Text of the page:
(Our asado on Sunday. This picture has everything but the steak, lamb and potatoes that went on later)

(The view from the asado place. It was a great place to spend Sunday)

It was a great weekend filled with wine, meat and laughs. It was great to spend a weekend with friends and "family." After that weekend, I was ready to head out and get some exercise and see some new areas again. Monday morning I took off for Mendoza, Argentina.

Friday, September 18, 2009

El Bolsón, Argentina

I got into El Bolsón around 2:30pm on September 15th and got picked up by the Casa del Viejero hostel owner, and he told me about a hike I could do right from his backyard up to a waterfall, then up around a ridge where you can see the mountains. The city, and surrounding area is gorgeous. It's situated between two steep mountain ranges, and I can see why it was a popular place for people to migrate to in the 70's.

The town is about 18,000 people and is situated right along the Quemquemtreu River.

The waterfalls I got to after climbing around some steep sides of the river.

Views from behind the ridge near the town.

The people in my little cabin were really great and we kind of formed a little family of travelers. There was a Australian teacher who was taking a year off to travel, and a french couple. We all would do are own things during the day and talk about our day's adventures at night.
The next day I woke up to temperatures below freezing, with all my clothing on and still feeling a chill, but happy about the clear skies and anticipation of a good hike. "There was ice on the bird bath" by grandpa would have noted. The Aussie lady who had been in El Bolón for about a week reccomended the hike I was about to do. It was a beautiful day and by far the most enjoyable outdoor expereince I had on my travels so far. I got a taxi out to the "trail head." It was more like a long driveway that went to a shady bridge that led to a trail head. I hiked up for about four hours and stopped by the River Azul for lunch. I waited a few minutes for the sun to come up over the trees to warm me up, and as I sat eating I realized the pool of water next to me still had ice on it from the night before. What a great hike.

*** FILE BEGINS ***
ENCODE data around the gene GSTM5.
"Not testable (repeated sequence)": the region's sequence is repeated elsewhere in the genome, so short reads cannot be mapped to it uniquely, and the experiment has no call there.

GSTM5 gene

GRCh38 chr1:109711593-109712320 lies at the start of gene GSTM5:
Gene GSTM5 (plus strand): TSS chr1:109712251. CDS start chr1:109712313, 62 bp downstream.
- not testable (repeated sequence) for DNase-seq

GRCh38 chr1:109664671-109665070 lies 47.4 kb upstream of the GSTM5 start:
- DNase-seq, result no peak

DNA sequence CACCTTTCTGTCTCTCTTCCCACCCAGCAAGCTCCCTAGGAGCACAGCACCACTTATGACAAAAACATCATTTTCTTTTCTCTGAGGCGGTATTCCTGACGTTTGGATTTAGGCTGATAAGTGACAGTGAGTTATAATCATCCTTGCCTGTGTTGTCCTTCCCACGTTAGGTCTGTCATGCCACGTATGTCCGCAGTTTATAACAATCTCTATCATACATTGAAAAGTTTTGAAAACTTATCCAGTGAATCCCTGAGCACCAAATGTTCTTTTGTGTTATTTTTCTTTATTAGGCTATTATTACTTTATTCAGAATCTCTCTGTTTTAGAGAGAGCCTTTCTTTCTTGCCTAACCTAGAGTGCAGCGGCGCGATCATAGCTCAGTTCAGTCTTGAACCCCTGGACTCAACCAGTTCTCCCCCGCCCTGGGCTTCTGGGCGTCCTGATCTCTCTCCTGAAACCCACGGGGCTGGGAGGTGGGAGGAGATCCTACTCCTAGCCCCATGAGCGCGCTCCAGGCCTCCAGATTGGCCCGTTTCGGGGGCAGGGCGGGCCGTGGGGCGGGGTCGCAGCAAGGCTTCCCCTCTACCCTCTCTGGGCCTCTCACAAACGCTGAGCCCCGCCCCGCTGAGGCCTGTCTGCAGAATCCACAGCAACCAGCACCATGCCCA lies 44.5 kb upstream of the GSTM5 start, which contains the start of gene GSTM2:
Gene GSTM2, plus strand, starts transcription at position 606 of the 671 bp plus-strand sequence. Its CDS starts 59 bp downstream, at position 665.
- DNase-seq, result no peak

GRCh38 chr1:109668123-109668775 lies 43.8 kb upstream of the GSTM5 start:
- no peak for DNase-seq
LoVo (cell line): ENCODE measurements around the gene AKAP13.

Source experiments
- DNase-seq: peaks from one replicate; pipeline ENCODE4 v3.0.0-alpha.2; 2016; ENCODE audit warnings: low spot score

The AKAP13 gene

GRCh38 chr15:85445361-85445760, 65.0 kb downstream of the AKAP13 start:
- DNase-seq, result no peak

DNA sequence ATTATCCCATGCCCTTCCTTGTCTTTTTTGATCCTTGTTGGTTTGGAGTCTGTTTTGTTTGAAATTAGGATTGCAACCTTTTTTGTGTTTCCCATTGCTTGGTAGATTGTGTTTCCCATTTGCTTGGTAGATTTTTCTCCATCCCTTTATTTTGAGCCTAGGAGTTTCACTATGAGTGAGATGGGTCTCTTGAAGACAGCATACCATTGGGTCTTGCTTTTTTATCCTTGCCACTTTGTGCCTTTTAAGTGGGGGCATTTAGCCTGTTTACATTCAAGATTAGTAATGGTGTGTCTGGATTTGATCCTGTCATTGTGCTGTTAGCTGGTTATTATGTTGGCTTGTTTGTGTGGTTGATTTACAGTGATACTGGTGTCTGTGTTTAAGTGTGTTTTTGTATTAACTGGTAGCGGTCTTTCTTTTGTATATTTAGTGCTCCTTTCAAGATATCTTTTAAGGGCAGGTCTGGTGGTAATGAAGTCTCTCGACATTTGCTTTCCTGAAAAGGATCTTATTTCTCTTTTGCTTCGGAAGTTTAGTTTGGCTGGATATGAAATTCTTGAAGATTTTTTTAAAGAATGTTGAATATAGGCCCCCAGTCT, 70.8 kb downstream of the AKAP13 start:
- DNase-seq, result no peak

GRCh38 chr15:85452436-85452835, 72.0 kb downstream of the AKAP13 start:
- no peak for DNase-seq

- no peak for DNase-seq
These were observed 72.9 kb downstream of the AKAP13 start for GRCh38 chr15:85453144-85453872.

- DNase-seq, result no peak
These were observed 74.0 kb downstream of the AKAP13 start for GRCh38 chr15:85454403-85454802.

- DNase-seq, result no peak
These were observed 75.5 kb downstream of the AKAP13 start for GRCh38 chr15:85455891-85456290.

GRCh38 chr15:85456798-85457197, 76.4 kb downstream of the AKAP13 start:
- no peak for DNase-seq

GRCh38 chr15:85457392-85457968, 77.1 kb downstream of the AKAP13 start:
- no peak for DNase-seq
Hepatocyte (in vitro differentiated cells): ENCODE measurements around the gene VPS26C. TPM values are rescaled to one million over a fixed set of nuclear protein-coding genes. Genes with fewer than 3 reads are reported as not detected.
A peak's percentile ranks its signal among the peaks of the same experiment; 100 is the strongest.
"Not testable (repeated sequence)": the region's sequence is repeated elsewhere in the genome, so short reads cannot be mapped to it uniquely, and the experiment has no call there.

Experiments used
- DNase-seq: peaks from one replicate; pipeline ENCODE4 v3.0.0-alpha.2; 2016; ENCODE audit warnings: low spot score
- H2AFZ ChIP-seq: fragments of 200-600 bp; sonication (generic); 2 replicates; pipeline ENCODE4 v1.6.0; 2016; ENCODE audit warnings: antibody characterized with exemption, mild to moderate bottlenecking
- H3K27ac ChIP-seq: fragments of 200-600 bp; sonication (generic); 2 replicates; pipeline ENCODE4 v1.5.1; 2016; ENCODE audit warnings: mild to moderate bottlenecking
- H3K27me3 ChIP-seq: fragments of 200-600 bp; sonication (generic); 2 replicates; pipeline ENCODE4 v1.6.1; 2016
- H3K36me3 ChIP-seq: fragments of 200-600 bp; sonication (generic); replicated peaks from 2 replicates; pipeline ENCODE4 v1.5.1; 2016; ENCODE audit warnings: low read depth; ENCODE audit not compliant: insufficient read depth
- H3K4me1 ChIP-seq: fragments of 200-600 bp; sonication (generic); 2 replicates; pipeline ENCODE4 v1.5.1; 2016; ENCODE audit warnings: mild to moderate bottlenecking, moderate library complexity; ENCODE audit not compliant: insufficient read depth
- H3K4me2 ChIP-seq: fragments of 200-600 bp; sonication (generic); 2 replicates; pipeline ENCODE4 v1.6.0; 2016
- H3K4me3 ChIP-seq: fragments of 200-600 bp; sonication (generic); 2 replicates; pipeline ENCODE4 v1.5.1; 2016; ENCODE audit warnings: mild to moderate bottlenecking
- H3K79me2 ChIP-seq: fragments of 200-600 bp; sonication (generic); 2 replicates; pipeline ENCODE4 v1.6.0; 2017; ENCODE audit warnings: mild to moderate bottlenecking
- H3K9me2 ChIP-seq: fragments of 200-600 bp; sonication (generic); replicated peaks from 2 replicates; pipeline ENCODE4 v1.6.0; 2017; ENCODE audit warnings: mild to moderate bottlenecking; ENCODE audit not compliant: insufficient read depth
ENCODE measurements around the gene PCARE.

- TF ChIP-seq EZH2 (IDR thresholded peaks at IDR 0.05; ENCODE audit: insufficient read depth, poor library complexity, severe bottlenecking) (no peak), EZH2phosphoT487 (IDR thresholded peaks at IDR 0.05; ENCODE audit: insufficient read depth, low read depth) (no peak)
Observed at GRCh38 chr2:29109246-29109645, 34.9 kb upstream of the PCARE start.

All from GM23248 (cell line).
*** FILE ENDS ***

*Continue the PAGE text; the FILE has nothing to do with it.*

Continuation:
Early morning river crossing.

Walking in the woods.

I couldn't complain about the scenery.

Lunch break in the valley, about 600 meters up.

The view on the way back home.

Now I'm back in Santiago, and have been enjoying the celebrations.

Bariloche, Argentina

I made it to Bariloche, Argentina on September 12th, smoothly after spending a night in Puerto Varas, Chile. The trip across the country was beautiful with snow capped mountains and clear, blue lakes dotting the country side. Then once I got into Bariloche, I found my hostel, 1004, which I later found out is in fact in Lonely Planet, but I still felt lucky to have been recommended to that hostel. The views were great, and the people all seemed to have a similar traveling mindset.

View from my hostel, 1004.

I got along with the other travelers and was relieved to find more people also doing what I was doing. The first afternoon I walked around the town and did the usual; atm, groceries, check out the sunset. Then the next day, I took off early in the morning to do a walk that usually has great vies of the mountains. It was a little foggy/rainy so I didn't get spectacular views, only great ones.